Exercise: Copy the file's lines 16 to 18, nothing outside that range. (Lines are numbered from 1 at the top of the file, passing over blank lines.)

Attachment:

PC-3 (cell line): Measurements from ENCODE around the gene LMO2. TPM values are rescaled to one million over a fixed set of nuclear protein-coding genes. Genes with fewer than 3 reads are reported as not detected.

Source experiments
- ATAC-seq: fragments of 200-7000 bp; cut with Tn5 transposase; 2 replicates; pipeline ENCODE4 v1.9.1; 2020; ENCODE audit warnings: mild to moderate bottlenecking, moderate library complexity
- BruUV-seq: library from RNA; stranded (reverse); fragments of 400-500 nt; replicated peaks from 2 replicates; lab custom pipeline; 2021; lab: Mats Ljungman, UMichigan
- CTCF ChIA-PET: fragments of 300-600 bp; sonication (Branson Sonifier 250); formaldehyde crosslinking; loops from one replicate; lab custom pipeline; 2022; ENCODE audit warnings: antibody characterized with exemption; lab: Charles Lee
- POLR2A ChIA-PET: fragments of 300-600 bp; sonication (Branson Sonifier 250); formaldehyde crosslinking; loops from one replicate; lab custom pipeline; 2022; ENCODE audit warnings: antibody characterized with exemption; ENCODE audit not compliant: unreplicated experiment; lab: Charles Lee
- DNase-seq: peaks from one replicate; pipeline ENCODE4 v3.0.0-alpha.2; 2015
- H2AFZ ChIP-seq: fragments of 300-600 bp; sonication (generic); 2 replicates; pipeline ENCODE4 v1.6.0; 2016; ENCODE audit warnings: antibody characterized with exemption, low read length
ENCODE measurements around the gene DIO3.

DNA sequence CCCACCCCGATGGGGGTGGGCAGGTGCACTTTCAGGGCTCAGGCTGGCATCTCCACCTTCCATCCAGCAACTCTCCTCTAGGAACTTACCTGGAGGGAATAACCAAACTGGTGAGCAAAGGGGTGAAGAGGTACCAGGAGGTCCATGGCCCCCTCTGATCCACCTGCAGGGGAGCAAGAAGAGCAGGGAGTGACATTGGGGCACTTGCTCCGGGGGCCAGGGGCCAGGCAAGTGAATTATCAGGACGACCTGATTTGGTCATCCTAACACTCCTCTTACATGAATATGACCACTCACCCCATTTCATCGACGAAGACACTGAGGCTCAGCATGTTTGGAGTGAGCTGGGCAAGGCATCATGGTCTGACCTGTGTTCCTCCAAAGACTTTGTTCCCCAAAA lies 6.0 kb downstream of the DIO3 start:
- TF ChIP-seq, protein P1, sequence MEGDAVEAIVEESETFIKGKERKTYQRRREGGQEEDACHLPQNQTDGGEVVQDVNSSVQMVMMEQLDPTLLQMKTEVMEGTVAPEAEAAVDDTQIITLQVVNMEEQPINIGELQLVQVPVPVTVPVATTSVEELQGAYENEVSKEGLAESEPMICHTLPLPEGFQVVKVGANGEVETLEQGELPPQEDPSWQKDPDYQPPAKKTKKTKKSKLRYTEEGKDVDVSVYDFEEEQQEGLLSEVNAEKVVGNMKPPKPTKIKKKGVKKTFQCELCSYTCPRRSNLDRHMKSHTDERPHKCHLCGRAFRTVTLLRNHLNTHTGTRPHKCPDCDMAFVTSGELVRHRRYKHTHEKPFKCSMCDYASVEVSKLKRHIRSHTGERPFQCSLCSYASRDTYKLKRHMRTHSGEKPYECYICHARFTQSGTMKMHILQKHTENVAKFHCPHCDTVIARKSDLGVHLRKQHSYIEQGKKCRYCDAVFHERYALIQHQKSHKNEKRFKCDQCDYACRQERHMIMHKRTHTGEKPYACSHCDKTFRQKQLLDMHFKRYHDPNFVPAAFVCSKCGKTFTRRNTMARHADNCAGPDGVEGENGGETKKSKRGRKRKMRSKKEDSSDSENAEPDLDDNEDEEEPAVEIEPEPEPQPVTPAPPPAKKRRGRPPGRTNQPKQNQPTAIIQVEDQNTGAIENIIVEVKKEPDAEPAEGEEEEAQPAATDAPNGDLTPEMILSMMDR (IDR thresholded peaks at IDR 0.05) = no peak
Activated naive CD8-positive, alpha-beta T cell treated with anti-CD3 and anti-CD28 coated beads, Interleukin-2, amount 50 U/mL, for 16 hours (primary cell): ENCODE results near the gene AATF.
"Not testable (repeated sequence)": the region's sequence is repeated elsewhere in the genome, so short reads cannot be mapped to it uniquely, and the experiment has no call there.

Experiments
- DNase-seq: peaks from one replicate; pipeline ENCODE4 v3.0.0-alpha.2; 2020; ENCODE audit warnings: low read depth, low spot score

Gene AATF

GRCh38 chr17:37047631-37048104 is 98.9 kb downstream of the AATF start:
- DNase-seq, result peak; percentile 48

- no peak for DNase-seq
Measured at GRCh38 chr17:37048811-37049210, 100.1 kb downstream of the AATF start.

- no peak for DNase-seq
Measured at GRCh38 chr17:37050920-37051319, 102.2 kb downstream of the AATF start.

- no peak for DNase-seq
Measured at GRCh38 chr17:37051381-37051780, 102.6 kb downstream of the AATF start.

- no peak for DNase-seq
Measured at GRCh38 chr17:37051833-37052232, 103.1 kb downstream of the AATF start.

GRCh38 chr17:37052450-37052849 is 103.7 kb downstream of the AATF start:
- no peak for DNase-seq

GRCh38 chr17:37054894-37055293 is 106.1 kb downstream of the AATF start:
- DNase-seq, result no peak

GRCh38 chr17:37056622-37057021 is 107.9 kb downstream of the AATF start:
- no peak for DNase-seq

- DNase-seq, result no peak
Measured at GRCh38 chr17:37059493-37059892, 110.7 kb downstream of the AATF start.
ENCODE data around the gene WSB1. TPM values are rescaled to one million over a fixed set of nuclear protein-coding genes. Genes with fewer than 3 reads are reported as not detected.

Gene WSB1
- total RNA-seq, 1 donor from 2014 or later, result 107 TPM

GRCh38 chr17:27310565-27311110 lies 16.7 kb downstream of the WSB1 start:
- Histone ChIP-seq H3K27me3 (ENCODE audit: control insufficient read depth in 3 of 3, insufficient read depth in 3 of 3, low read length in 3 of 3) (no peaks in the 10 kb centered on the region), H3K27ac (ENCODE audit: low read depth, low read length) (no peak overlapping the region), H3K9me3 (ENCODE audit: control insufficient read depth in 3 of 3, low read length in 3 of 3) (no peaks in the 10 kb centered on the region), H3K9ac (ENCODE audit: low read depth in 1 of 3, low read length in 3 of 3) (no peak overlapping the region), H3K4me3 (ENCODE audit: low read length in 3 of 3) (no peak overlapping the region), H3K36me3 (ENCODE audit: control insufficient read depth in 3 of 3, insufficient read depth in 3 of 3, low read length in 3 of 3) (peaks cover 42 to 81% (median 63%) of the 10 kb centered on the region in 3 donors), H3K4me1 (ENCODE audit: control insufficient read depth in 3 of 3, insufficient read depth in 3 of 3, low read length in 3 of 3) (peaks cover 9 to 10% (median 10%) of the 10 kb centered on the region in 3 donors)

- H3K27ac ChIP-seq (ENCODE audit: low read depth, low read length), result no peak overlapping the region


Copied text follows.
Gene AATF

GRCh38 chr17:37047631-37048104 is 98.9 kb downstream of the AATF start:
- DNase-seq, result peak; percentile 48